Added to the document area of the site is a PDF version of the life history of Gardner Snow, titled Valiant in the Faith.
How are we related? For me, this comes through my grandmother, Maurine R. Westover, daughter of William Reeves Riggs, Jr. and Muriel Snow. Muriel was the daughter of Joseph Homer Snow, who was the son of James Chauncey Snow, who was the son of Gardner Snow.
What makes this history different is that it reads like a novel. It is incredibly detailed and I’m sure it represents the work of many people.
This is not the kind of history you will find on FamilySearch. This is an old-style compiled history that was published once-upon-a-time in book form and donated to various libraries. Somewhere along the line that book was digitized in the form that we offer here. It is a huge file but a worthy read even for people not directly descended from the Snow line. It is an example of yet another type of family history resource that can be mined out there and an excellent model to follow in compiling family history.
Gardner Snow’s history is not only important to his family but to any member of the Church of Jesus Christ of Latter-day Saints who wants an eye-witness telling of much of the early history of the Church.
Gardner was not the first Snow to join the Church and there are many of his extended family who joined the Church and proved influential in Church affairs, the most notable being the Apostle Erastus Snow, a cousin, who would be so closely associated with the Westover Family. Gardner and his wife and children were baptized in 1833. His history details his ordination to various offices in the priesthood and covers a parallel ground to Church history in his travels — from New Hampshire to Kirtland to Missouri then to Nauvoo and then to the West, to Utah.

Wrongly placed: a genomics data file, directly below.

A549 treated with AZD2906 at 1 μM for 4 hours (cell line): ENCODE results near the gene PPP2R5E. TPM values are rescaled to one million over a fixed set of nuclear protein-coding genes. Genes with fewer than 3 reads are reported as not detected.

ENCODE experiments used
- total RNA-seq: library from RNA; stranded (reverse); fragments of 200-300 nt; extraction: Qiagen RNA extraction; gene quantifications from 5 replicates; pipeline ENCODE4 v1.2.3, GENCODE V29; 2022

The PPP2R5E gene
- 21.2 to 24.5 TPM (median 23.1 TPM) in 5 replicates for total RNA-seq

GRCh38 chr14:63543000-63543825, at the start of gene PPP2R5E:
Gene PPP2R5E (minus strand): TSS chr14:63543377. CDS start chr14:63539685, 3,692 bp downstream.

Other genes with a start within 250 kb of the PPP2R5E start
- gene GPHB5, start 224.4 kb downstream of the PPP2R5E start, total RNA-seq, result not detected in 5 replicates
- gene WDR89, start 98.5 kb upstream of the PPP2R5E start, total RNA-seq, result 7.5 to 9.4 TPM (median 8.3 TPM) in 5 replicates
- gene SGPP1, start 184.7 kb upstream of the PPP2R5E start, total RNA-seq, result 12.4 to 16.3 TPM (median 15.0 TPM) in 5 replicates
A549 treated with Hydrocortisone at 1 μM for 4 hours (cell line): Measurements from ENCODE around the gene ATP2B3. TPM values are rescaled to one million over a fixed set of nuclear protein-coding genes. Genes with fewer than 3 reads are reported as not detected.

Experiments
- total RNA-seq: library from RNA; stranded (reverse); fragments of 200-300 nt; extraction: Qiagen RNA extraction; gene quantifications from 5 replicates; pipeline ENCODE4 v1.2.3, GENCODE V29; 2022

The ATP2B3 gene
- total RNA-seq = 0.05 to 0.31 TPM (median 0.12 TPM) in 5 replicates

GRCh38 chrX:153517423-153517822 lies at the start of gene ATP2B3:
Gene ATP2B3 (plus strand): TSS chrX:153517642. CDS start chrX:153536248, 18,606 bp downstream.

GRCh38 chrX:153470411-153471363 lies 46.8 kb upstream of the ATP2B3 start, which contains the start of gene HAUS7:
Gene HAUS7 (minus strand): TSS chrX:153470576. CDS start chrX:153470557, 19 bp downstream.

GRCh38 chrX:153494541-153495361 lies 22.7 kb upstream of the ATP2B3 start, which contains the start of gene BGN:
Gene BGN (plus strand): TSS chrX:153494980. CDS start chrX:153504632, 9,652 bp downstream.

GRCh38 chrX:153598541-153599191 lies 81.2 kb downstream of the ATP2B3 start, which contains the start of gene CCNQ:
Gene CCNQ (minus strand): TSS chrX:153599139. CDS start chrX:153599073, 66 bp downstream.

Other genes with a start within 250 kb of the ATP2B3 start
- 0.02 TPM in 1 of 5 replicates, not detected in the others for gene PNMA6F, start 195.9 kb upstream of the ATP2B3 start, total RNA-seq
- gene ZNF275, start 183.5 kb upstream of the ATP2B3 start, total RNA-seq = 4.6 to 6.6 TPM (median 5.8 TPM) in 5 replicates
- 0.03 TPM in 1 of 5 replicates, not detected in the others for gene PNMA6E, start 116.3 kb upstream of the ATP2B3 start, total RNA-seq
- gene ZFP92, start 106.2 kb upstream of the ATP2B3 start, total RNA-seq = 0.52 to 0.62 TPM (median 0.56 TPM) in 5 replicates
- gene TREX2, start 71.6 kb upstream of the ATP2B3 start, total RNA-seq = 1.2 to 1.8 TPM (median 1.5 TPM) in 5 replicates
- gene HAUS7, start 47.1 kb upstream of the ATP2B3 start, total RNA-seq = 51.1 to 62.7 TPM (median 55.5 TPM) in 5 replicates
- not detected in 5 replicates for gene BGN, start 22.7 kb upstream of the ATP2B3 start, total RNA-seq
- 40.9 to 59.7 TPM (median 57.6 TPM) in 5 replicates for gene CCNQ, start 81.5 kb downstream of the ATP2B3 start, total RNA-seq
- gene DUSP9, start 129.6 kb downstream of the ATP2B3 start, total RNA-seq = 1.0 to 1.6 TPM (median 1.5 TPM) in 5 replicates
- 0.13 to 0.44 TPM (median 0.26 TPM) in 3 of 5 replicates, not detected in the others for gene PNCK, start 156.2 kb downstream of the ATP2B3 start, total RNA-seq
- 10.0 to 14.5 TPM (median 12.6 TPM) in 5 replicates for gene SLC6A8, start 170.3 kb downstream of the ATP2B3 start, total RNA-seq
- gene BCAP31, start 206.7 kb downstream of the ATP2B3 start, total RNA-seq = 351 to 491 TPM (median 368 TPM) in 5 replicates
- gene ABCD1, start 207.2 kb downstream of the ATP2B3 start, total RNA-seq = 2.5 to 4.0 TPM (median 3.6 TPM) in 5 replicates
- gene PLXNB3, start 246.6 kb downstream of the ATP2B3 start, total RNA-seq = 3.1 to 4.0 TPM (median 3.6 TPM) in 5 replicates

Mob violence took a young child from Gardner and Sarah from their time in Missouri. He was later ordained a Bishop by Hyrum Smith and took out his endowments in the Nauvoo Temple. The Snows came to Utah in 1850 and settled — or were called to — Manti, where he prospered by serving as a County Commissioner, a member of the stake high council and later as a Patriarch.
Included in this volume are the various histories of some of the descendants of Gardner Snow, including James Chauncey Snow and his wives, including our Jane Cecilia Roberts Snow. James’ early church experience is also worthy of note. He was called as a missionary at the age of 17 and he found much success in New England as he served at various times and places. in fact, he would go on to serve in many important church callings over the course of his long life such as member of the Third Quorum of Seventy, high councilor, clerk of the conference, a member of the Nauvoo Legion and, later in life after moving to Utah, as a Stake President.
I could go on — there are histories aplenty in this volume, including those of Joseph Homer Snow, Jane Roberts Snow, and Grandma Muriel Snow.